Lumbee Tribe of North Carolina
About Lumbee Tribe of North Carolina
The 55,000 members of the Lumbee Tribe of North Carolina reside primarily in Robeson, Hoke, Cumberland, and Scotland counties. The Lumbee Tribe is the largest tribe in North Carolina, the largest tribe east of the Mississippi River, and the ninth largest in the nation. The Lumbee take their name from the Lumbee River, which winds its way through Robeson County. Pembroke, North Carolina is the economic, cultural, and political center of the tribe.
The ancestors of the Lumbee were mainly Cheraw and related Siouan-speaking Indians who have lived in the area of what is now Robeson County since the 1700s. The Lumbee people have been recognized by the State of North Carolina since 1885, and at the same time, established a separate school system that would benefit tribal members. In 1887, the State established the Croatan Normal Indian School, which is today The University of North Carolina at Pembroke. In 1956, a bill was passed by the United States Congress which recognized the Lumbee as Indian, but denied the tribe full status as a federally recognized Indian tribe. Federal recognition for the tribe is currently being sought through federal legislation.
Lumbee HNNC Supported Initiatives
- Lumbee Tribal Chairman, Paul Brooks, has created a powerful Chairman Statment promoting the importance of healthy and active lifestyles among all Lumbee tribal members. The full statement is featured in the Wisdom of the Elders cookbook.
“One of our goals at the Lumbee Tribe of North Carolina is to promote and educate tribal members on the importance of having an active and healthy lifestyle. Having a holistic approach to life is important not only for our individual tribal members, but their families and our tribal communities as a whole.”
- The Tribe is in communications with the Mayor and the Recreation Department for the Town of Pembroke around supporting existing healthy vending options and the possibility of including more healthy vending options for future recreational activities offered at the park.
- The Tribe worked closely with the Elder’s Services Department and Lumbee Elders Heritage Groups across the Lumbee territory to collect healthy recipes for the creation of a cookbook. The Wisdom of the Elders cookbook is available for purchase for a small fee to help sustain this project for upcoming years. However, tribal elders and other tribal members who submitted recipes will receive a copy of the cookbook for free as a gift for their knowledge and contributions to the health and wellbeing of their community for years to come.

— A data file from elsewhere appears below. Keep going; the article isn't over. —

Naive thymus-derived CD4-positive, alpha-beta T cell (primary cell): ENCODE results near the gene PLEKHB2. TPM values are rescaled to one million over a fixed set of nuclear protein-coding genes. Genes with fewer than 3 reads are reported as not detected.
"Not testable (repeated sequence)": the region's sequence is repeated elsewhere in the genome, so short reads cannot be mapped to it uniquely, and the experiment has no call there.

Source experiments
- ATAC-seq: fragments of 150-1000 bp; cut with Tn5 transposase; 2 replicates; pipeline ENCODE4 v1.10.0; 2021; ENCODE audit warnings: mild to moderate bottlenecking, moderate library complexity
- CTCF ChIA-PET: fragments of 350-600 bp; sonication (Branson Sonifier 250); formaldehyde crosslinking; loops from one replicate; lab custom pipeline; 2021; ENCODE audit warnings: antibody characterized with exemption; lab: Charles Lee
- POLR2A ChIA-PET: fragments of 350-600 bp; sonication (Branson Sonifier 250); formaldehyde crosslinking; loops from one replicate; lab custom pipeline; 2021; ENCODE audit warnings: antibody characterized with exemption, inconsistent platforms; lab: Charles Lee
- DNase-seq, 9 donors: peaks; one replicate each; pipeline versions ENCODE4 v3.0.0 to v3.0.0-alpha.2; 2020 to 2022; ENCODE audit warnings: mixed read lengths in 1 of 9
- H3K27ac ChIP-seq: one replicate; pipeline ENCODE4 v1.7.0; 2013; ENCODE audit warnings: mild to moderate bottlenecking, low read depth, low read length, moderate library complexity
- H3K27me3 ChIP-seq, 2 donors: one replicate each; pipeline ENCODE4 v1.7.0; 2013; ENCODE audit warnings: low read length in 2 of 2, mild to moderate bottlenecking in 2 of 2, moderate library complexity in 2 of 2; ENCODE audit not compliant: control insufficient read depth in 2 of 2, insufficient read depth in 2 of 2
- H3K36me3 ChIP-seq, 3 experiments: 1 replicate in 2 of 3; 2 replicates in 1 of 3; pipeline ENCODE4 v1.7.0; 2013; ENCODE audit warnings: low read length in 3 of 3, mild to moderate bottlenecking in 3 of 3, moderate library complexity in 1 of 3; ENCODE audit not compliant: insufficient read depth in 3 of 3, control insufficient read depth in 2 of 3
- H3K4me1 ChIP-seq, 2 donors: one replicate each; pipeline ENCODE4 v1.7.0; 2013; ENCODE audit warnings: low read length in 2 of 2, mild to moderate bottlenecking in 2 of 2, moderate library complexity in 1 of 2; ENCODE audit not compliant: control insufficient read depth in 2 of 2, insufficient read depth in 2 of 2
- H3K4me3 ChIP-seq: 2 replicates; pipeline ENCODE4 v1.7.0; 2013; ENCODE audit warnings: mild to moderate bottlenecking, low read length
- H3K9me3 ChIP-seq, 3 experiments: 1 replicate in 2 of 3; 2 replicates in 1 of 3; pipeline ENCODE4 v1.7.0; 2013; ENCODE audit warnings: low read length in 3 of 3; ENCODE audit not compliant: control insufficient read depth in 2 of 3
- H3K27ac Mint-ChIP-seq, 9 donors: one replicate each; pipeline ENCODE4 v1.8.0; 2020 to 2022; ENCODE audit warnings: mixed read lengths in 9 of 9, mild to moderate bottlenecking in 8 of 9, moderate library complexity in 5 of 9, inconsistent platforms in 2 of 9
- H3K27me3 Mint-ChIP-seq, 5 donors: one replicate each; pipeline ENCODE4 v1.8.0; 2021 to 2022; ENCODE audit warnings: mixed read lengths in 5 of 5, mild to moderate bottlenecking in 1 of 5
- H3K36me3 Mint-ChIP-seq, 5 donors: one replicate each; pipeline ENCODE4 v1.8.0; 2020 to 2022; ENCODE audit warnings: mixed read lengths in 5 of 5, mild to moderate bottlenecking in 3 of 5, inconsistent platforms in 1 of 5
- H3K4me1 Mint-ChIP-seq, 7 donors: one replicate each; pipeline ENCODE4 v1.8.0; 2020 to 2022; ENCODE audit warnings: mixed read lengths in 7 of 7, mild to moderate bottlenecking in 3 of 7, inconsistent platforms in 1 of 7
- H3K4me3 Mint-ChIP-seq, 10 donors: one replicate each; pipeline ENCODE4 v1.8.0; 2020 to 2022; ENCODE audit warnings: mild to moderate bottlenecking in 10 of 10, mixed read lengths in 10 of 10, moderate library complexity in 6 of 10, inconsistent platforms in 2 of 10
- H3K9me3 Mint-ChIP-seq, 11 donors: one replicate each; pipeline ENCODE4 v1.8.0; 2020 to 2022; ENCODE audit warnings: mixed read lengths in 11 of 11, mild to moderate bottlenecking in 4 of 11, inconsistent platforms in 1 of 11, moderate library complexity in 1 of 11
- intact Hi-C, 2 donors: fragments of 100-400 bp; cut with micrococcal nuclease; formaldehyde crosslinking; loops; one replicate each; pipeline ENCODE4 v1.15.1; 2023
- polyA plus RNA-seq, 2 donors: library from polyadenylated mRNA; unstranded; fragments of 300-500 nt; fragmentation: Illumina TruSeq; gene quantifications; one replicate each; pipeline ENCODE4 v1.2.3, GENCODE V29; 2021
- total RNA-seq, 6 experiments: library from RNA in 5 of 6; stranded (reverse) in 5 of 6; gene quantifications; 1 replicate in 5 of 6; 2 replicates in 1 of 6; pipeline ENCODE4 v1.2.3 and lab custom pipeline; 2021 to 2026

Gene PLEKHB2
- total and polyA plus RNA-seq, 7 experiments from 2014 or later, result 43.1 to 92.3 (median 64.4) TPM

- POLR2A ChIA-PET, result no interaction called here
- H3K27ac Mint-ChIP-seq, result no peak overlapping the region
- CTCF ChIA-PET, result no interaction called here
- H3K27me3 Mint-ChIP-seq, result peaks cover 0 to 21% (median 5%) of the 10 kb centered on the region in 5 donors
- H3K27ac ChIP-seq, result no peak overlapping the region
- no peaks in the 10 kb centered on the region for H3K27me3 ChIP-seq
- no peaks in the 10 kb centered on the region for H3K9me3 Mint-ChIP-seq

- In partnership with The Healing Lodge, the Lumbee Tribe of North Carolina hosted an annual Healthy Cooking Collard Contest. Charly Lowry of the Lumbee/Coharie band, Dark Water Rising, collaborated with the Tribe and The Healing Lodge to identify the venue in conjunction with the popular Peace in the Park concert series in downtown Pembroke, NC. Combining the two events was intentional to try and reach a large number of community members and to create a conversation buzz around “healthy collards.”
- The HNNC project supported the Lumbee Tribe of North Carolina’s Youth Services Department to create and establish an annual “Fresh Fruit Fundraiser” at the LTNC annual pow-wow. Each year, this fundraiser will help to promote healthy lifestyles and give spectators a healthy snack option during the three day event. Funds raised by the youth themselves will be used as a self-sustaining way to support healthy activities at the participating Boys & Girls Clubs, and the experience builds leadership and health advocacy skills among Lumbee youth.
- The Lumbee HNNC Grant Coordinator worked with the Lumbee Tribal Youth Service Department around a youth-driven sustainable agriculture project to create small raised bed gardens at four of the tribal owned and operated Boys and Girls Clubs. The gardens were designed and assembled in collaboration with The Healing Lodge. The contents and upkeep of the gardens will be the responsibility of the youth club members and staff. The gardens will be incorporated into various curricula within the clubs. In addition to the raised beds, the youth at the Boys & Girls Clubs are learning to care for herbs and vegetables through the science of aquaponic gardening. Vegetables, fruits, and herbs gathered will be used at the discretion of the Boys and Girls Clubs.
Lumbee HNNC Partners & Collaborators
- North Carolina Commission of Indian Affairs
- American Indian Center and Center for Health Promotion and Disease Prevention at the University of North Carolina-Chapel Hill
- University of North Carolina-Pembroke (UNC-P) Athletic Department
- Lumbee Tribe of North Carolina Tribal Council
- Lumbee Tribe of North Carolina Youth Services
- Lumbee Tribe of North Carolina Elders Services
- Lumbee Tribe of North Carolina Boys & Girls Clubs (within 4 counties across Lumbee country)
- Lumbee Tribe of North Carolina Elder Heritage Groups
- Native American Interfaith Ministries, also known as The Healing Lodge
- Burnt Swamp Baptist Association
- Charly Lowry of the band Dark Water Rising
- The Town of Pembroke
- Mr. PJ Smith, UNC-P Braves Club
- Tribal community members who contributed dishes for the Healthy Collard Competition, and who volunteered to serve as judges for the event.
Lumbee Contact Information
April M. Bryant
Lumbee Tribe of North Carolina
P.O. Box 2709
Pembroke, NC 28372